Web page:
About a month ago I had a visit from John Powell, Canada House, London one weekend. Sylvia may have mentioned to you that she stayed with the Powells when she was in London last year. John had visited me just before Sylvia arrived – he was hitchhiking down to Austria. Well, anyways, on the Sunday of John’s visit we drove down to Heidelberg with two of our stenos from the Embassy. We had a terrific time in spite of the rain (we’ve all got so used to the rain around here it really doesn’t dampen our spirits anymore!). We stopped off on the way to Heidleberg a little Rhinish town called Limburg which must be a million years old.
The Toughs are due to return to Canada next June and I will surely miss them very, very much. They intend to look you people up when they get to Ottawa. Which reminds me I had a letter from Cecile Fyen last week and she was telling me just how much she was impressed with the Nixon hospitality. Cecile is not too happy in Ottawa because I think she’s missing the European way of life very much. Which also reminds me that another visitor to the Nixon household – Theresa Hanratty – is leaving Canada in June for a posting in Belgrade. Well, I started off telling you about the Toughs. Art’s replacement is a chap named Jean Blackburn who was out in Indochina (Hanoi I think) about the same time as me. We shall surely have lots of things to talk about when he gets here.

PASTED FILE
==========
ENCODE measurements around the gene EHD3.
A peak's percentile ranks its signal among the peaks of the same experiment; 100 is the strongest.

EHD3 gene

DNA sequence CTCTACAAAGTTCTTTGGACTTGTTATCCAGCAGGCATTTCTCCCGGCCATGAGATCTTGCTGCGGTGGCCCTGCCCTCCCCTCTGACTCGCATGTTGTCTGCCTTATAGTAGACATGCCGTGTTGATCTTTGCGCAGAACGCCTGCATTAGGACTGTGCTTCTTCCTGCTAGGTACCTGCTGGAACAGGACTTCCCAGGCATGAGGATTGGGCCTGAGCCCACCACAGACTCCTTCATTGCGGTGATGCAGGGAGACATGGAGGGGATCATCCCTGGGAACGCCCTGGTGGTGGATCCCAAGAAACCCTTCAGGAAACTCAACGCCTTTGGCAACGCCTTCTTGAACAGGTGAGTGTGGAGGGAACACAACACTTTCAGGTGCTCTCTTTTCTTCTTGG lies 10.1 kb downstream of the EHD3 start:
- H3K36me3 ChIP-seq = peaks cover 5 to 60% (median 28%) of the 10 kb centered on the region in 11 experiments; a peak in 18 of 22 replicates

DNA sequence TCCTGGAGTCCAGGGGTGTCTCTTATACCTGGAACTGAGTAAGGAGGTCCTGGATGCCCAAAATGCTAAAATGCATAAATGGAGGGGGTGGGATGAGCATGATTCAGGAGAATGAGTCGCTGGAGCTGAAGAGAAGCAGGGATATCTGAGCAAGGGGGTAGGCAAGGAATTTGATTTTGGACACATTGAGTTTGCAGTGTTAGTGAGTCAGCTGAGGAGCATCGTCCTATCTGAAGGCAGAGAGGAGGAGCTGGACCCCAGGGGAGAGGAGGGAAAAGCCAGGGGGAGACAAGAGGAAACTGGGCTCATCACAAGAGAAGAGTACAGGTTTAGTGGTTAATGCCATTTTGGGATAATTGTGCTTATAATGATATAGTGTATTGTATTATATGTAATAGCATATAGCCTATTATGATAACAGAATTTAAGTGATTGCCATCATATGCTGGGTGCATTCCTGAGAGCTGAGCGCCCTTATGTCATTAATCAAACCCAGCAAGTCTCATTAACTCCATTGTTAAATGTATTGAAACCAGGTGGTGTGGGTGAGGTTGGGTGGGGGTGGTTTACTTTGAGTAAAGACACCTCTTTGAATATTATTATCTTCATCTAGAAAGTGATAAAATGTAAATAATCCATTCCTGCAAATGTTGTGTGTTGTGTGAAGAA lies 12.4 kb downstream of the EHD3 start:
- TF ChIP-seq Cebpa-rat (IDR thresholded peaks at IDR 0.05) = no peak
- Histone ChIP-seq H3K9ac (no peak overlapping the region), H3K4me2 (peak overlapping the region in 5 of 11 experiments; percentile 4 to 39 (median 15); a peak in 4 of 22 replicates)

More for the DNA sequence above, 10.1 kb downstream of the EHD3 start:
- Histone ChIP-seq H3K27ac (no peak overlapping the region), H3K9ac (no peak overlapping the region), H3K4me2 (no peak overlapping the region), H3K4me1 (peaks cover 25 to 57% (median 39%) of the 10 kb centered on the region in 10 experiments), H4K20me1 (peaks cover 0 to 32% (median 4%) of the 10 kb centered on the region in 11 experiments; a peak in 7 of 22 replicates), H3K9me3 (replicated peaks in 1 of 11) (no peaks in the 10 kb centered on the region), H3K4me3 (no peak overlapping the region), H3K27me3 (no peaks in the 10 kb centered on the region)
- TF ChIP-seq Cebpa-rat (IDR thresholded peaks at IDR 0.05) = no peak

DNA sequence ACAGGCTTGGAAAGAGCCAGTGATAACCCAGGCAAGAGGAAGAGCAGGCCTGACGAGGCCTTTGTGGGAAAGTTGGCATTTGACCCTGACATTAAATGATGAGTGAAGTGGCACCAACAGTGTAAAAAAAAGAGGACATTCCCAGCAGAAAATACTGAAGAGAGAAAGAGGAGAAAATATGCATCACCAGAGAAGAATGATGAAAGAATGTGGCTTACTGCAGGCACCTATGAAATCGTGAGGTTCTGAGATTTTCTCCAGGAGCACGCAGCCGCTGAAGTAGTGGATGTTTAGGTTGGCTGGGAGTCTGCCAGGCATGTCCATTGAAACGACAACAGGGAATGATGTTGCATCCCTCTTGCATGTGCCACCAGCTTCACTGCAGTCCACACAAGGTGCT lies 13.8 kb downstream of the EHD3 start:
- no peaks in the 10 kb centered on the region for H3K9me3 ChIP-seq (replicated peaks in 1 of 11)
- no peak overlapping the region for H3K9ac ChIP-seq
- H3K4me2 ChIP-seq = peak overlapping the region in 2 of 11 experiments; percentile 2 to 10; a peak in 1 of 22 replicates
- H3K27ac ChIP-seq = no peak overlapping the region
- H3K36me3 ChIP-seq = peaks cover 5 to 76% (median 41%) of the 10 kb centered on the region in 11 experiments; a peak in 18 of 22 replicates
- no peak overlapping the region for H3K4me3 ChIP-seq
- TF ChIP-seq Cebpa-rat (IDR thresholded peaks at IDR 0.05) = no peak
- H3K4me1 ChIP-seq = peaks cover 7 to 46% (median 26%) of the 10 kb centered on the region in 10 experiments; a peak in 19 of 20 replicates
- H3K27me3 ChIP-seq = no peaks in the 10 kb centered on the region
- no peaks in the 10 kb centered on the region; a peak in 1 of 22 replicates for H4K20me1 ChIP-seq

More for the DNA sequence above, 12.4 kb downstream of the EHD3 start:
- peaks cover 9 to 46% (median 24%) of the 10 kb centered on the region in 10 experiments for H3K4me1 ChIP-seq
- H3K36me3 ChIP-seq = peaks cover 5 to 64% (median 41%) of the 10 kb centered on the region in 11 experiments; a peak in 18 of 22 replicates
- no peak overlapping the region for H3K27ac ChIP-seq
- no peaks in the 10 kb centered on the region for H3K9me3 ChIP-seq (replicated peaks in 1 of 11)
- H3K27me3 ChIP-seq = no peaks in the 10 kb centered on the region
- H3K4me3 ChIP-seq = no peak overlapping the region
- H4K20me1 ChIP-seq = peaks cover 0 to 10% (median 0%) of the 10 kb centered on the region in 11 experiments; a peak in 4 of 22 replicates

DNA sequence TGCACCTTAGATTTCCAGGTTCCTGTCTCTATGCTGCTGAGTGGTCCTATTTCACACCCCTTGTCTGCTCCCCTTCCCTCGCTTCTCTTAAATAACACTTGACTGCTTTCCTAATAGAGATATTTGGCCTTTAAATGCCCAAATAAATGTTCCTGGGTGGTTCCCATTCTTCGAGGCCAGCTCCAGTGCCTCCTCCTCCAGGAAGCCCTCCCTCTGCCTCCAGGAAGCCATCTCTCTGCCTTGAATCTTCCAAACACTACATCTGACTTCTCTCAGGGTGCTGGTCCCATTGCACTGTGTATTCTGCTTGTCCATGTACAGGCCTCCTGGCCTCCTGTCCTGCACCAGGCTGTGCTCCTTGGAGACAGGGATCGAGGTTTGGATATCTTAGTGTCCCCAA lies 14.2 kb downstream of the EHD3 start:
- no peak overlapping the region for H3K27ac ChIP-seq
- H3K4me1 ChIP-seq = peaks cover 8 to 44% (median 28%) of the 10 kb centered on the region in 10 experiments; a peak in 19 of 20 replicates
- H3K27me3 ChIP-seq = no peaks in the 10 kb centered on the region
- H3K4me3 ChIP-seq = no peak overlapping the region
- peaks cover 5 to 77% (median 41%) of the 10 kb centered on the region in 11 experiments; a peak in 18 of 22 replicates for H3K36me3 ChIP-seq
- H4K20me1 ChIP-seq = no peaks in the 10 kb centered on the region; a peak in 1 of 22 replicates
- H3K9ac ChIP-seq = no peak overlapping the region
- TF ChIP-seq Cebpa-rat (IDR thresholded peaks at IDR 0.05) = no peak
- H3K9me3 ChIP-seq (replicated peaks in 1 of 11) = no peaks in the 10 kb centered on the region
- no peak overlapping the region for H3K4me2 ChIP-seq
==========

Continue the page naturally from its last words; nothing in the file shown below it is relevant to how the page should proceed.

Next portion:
About southern France. Well I tried to take some leave last month but unfortunately Paris could not provide a relief operator for Bonn so no go! However, now that Al is here I am planning on taking the last week in March and the first week in April off. I shall do nothing but loaf and rest right here at Austrasse 14 for one week then I am planning to dash over to London for a week to do some shopping and visit old friends. I don’t know whether or not Bob and Joan have found a place to live yet but I have five other invitations to stay with people in London, so accommodation should be no problem! Of course this is all indefinite as yet but I am going to try to get away from Bonn for short time.
I’m also going to try to get up to Holland some Sunday afternoon during the Tulip Festival time to get some coloured slides. Then, all being well, in June I’m hoping to spend two weeks with the communications operator from our Embassy in Rome at a little town called Lindau on the Boden See. Lindau is on the German side of the Boden See on the opposite end of the lake from Constance. Right across the lake is Switzerland and about 5 km to the east is the Austrian border. Liechtenstein is about 35 km south of Lindau. You can probably spot it on an atlas.
Well honestly folks there just isn’t much more to write about as I’ve been too darn busy lately to be doing anything much of interest. I’m looking forward so very much to next September. By the way, don’t forget to get your passports in lots of time. I’m just about to have a bath and then get an early night so must close for now.
Lots of love, Dave
PS: Meant to mention before that weather-wise this has been the most extraordinary winter here in Bonn. With the exception of Christmas Eve we had absolutely no snow at all. On about a dozen mornings there was a little frost on the ground. The crocuses have been up for almost a month and now the tulips are showing and all the trees and rosebushes are in bud! Spring seems to arrive in the middle of the winter around here!